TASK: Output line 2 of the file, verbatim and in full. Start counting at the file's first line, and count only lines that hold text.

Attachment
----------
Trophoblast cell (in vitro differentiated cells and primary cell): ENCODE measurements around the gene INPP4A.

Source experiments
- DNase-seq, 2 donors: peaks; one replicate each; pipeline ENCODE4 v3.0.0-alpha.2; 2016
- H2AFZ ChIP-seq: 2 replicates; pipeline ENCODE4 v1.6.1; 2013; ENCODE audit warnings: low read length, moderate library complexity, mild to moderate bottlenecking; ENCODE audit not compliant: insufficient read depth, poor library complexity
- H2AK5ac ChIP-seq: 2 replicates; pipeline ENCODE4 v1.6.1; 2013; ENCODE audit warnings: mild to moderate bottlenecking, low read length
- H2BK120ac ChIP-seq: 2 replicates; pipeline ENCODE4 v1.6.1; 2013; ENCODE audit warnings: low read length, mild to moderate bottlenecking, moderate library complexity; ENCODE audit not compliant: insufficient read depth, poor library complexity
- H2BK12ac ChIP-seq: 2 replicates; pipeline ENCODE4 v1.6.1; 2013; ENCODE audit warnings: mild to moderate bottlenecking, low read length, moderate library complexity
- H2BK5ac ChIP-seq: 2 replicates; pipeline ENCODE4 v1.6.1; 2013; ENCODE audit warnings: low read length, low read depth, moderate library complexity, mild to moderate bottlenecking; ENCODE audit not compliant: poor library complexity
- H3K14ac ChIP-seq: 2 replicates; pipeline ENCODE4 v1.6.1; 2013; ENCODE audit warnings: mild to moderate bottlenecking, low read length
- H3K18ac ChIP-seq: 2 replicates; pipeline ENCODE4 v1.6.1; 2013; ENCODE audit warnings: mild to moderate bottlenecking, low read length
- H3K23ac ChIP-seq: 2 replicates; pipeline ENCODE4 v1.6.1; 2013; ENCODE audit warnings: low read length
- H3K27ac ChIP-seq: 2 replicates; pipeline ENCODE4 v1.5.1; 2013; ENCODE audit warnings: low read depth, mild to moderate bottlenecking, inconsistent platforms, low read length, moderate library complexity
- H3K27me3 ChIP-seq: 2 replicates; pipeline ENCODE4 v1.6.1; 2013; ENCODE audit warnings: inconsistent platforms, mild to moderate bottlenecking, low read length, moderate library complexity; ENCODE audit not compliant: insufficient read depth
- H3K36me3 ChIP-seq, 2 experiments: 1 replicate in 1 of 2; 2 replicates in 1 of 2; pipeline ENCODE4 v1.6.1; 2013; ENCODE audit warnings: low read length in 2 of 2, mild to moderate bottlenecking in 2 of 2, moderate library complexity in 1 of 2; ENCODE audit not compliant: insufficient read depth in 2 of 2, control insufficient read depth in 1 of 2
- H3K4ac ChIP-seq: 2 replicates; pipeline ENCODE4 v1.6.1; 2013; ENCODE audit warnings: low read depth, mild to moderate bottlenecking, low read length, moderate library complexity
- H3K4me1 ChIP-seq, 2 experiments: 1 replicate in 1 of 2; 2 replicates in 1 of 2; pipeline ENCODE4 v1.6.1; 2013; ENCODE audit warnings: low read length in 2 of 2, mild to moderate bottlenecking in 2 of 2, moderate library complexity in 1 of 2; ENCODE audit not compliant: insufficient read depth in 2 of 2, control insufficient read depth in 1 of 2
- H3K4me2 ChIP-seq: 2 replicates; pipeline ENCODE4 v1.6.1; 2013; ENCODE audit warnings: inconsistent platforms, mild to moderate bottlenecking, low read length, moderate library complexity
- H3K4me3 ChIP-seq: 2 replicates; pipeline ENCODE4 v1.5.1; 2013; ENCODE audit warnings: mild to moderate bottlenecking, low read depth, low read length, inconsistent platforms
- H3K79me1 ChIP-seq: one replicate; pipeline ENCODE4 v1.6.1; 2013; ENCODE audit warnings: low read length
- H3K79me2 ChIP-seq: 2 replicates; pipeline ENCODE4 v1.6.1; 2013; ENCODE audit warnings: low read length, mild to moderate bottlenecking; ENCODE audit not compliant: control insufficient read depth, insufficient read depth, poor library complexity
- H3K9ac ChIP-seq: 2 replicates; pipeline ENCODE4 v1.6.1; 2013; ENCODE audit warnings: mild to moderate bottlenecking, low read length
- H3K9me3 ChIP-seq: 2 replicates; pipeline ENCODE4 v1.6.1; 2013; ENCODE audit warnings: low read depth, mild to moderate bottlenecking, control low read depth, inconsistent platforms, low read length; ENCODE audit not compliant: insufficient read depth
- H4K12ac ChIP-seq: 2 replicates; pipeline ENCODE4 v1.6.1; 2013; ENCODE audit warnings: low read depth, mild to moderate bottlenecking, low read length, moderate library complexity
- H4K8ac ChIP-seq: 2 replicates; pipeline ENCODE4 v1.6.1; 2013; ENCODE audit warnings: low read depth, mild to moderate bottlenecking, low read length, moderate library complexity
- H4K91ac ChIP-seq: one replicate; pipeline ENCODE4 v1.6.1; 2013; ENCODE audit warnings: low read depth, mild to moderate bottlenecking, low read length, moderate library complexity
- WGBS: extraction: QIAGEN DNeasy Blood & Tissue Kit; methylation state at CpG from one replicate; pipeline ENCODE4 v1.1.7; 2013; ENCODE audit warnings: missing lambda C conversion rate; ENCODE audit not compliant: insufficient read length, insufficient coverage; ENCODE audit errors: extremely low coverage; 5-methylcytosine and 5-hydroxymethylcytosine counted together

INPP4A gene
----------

Source experiments